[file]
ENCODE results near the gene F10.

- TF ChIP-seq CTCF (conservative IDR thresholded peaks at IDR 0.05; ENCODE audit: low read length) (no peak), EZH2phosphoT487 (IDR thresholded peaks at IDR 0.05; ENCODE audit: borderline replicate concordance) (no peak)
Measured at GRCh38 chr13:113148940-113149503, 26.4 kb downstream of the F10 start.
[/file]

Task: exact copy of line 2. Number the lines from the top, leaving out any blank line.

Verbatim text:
- TF ChIP-seq CTCF (conservative IDR thresholded peaks at IDR 0.05; ENCODE audit: low read length) (no peak), EZH2phosphoT487 (IDR thresholded peaks at IDR 0.05; ENCODE audit: borderline replicate concordance) (no peak)